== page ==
As we wait for David Cameron's consultation on whether ISPs should have to implement opt-out blocks on pornography, it's worth taking the time to think more broadly about whether the network level is the right place to catch the wrong sort of content.
Whilst the most recent news was driven by the report from MP Claire Perry's independent parliamentary inquiry into online child protection, it is not just adult content that ISPs are being asked to block.
Another lobby group are the media organisations seeking and winning actions to prevent the infringement of their intellectual property rights, with BT, O2 and Sky recently acting in their favour.
Of course, the internet is already being filtered for some specific illegal subject matter, most notably using the Internet Watch Foundation's blacklists for online child sexual abuse content. It may seem quite reasonable to follow proposals to extend this to the clearly illegal material published about hate crime, terrorism and extremism.
The argument for making ISPs responsible can be viewed in two lights. You could say an ISP is the natural point at which to block content, but on the other hand it could be seen in the same light as making road builders liable for the accidents that drivers cause.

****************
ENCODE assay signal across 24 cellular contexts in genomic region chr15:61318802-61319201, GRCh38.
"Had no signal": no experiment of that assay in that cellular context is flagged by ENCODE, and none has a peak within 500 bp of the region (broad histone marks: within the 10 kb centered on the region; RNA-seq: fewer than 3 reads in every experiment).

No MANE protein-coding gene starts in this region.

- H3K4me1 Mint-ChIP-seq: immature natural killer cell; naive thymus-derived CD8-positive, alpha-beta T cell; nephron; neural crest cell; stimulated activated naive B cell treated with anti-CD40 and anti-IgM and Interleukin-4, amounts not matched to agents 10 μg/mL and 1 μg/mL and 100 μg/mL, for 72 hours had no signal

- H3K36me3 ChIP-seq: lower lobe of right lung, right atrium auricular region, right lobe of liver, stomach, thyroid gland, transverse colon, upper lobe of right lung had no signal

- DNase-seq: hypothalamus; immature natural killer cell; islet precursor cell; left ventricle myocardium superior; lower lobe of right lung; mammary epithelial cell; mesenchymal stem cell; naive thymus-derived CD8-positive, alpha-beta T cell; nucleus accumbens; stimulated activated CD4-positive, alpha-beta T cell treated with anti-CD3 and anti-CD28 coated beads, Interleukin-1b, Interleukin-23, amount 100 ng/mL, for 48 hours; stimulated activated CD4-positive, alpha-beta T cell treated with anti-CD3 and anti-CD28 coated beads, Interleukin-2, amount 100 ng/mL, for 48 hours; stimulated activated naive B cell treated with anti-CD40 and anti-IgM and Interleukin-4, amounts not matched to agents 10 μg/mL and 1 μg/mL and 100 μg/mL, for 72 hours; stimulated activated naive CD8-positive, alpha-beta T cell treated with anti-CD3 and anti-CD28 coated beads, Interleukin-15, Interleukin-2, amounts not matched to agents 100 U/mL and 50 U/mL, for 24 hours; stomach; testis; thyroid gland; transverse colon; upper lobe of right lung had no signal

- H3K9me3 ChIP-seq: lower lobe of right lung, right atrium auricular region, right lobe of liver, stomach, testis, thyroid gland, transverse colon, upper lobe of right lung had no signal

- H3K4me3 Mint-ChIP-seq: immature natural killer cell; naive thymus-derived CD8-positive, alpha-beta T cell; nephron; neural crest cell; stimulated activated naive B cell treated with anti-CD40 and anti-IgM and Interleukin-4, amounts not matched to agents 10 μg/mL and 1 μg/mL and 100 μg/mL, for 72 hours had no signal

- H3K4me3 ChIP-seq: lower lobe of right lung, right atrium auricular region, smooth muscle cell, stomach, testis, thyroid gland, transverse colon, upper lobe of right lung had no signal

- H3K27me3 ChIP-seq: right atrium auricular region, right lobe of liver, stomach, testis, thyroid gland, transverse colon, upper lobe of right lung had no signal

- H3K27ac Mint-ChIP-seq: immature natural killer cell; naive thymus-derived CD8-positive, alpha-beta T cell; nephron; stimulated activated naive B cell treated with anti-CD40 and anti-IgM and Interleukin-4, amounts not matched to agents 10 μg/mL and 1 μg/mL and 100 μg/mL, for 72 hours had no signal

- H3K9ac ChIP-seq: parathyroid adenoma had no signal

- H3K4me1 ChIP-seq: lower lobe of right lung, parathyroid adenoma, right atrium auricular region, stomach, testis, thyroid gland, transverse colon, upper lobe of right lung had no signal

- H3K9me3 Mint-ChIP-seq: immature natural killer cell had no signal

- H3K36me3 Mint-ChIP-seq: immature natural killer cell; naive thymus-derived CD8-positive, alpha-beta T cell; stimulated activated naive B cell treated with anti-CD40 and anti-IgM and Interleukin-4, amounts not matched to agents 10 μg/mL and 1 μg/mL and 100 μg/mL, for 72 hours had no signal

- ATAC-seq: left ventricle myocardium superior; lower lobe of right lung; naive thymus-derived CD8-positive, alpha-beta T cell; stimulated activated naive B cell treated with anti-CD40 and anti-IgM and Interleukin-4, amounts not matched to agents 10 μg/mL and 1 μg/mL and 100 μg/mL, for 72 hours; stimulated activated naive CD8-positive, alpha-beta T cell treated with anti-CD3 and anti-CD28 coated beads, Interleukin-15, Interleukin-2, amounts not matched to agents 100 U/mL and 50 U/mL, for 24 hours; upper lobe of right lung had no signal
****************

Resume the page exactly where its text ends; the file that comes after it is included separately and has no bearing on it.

Will there be a new government agency to sweep the net for illegal content and will it have the necessary legal support to decide whether any particular piece of content crosses the line? Will other citizens be able to propose that some content is unacceptable, and how many would have to complain for action to be taken?
Underneath all of these questions of administration is the deeper question of how effective this type of blocking would be. Ofcom reviewed four methods of blocking sites to protect copyright material and found that none would be effective against someone determined to gain access.
What is more worrying is the idea that if the techniques used to bypass the blocks have become more widely understood, it may make the work of the police in tracking truly illegal material far more difficult.
There are more sophisticated methods of content and context analysis that allow decisions based on a risk model. This type of filtering still needs to be told what types of material are inappropriate and has to be kept up to date in the same way.
Again the question has to be asked whether the ISP is the right place to do this kind of filtering. In homes and offices with many connected devices, who can decide what level of filtering should be applied? Am I allowed to see different content to my children and, if so, what's to stop them using my device?
It's likely that simply requiring ISPs to be responsible for policing the content that people access will be unwieldy to manage, likely to overblock and have a significant cost burden that will flow down to users. If we are serious about these issues, then blocking may seem to provide a reassuring solution but could leave us blasé to more dangerous breaches going unseen.
Simon Wilcox is head of innovation at Smoothwall Group